Gov. Ted Strickland shakes hands with workers at M-7 Technologies in Youngstown. The governor visited the plant Wednesday to highlight its job-creation efforts and use of job-training programs.
A local business owner tells Gov. Ted Strickland he plans to add ‘a lot more jobs.’
By DON SHILLING
VINDICATOR BUSINESS EDITOR
YOUNGSTOWN — Gov. Ted Strickland visited M-7 Technologies on Wednesday and didn’t mind that company president Mike Garvey wasn’t there.
In fact, the governor was pleased when he learned that Garvey was in Utah talking to venture-capital firms about plans to create a clean-technology incubator next to his company in the Ohio Works Industrial Park.
Strickland spoke with Garvey by phone and then said the company president told him, “Governor, we’re going to add a lot more jobs.”
Strickland visited M-7 the day after he delivered his State of the State address to highlight Ohio’s job-creation programs. He said people such as Garvey deserved to be recognized.
“Entrepreneurs willing to take a risk ought to be encouraged and acknowledged,” Strickland said.
M-7, which employs 20, builds and repairs industrial machinery, but it also has expanded into high-tech, three-dimensional imaging. It has laser scanners that can create computer models of spaces by bouncing laser beams off surfaces.
A crew from M-7 just scanned a facility at a nuclear plant in Shippingport, Pa., in advance of some maintenance work being done there.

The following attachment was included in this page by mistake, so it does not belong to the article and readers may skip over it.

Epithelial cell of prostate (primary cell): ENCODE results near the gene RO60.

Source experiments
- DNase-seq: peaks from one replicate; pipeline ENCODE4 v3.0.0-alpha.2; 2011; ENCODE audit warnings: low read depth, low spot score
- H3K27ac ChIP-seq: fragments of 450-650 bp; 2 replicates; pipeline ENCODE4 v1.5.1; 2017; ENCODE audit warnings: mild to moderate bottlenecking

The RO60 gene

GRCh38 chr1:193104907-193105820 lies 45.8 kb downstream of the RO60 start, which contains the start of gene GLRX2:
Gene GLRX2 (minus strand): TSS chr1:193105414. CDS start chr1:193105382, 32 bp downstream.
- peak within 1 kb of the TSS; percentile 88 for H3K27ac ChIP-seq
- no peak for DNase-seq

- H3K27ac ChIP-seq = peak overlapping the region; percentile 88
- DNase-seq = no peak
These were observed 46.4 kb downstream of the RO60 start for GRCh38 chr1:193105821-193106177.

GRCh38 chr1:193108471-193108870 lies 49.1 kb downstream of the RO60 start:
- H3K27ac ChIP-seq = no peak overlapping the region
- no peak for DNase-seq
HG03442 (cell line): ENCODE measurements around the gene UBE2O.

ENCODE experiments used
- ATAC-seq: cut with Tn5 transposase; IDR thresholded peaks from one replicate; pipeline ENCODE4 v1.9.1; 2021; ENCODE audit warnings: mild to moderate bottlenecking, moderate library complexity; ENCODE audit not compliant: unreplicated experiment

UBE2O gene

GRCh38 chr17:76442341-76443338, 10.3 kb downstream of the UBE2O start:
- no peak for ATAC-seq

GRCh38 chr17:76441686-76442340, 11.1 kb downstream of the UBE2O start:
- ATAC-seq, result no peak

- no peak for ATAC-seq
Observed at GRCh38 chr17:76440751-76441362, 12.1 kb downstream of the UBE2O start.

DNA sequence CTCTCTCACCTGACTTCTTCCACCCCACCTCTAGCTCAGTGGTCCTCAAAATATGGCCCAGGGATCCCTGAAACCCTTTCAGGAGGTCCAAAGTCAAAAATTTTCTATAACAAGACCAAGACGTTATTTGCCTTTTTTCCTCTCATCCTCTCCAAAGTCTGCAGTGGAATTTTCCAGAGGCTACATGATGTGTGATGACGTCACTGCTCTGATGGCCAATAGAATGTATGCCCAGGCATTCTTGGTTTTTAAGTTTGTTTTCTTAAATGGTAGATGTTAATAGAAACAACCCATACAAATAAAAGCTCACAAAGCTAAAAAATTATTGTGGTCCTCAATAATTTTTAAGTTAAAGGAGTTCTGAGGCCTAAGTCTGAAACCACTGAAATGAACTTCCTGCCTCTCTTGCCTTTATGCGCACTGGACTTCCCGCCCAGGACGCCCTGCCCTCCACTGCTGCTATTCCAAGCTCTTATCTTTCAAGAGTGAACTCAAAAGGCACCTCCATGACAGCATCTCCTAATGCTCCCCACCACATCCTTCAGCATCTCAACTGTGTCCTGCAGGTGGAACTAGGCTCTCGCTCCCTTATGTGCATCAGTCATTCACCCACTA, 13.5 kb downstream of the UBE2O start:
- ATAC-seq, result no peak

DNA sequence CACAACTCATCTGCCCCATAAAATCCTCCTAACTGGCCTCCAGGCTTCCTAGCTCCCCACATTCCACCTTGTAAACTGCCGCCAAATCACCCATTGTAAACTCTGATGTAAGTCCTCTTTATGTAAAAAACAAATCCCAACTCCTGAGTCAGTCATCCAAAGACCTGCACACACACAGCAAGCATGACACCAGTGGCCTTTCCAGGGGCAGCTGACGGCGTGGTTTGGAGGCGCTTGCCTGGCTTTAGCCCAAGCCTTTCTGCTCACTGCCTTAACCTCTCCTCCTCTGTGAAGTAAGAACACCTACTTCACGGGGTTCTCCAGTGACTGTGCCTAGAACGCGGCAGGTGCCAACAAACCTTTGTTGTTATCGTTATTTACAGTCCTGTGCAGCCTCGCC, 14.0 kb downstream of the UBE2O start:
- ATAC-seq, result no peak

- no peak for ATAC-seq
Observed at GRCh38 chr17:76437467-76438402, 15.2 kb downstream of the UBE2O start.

Garvey announced last week that he and area native Jack Scott, president of AST2, have pledged $1 million toward the creation of Ohio Clean Technologies Group, which would be housed next to M-7. The incubator would have access to investors, who would put money into companies that are ready to bring “green technology” products to market.
M-7 officials said Garvey intends to break ground on the building in July.
Strickland said he wants Ohioans to be more aware of what is happening in the state to promote the fuel cell, solar and wind industries. In his State of the State address, he announced he wants to create a new Mahoning County turnpike plaza that is outfitted with wind and solar power.
Strickland said he also visited M-7 because it has successfully used job-training programs offered by the state’s One-Stop system.
Among the three employees who have been part of the program is Jeff Foster, operation manager for M-7.
He lost his job as machining superintendent when Sekely Industries closed its tool and die operation in Salem in 2007.
Bert Cene, director of the Mahoning Columbiana Training Association, said Foster and the two other employees participated in an on-the-job training program that pays for 50 percent of their wages. The MCTA operates the One-Stop agencies in Mahoning and Columbiana counties.
Cene said the program encourages companies to hire displaced workers who need training by paying part of their wages. About 20 people a year are placed with employers in the two counties through the program.
Foster said he had a lot to learn in coming to M-7. He understood machining but as operation manager he had to understand customer relations, shipping and receiving, welding and assembly.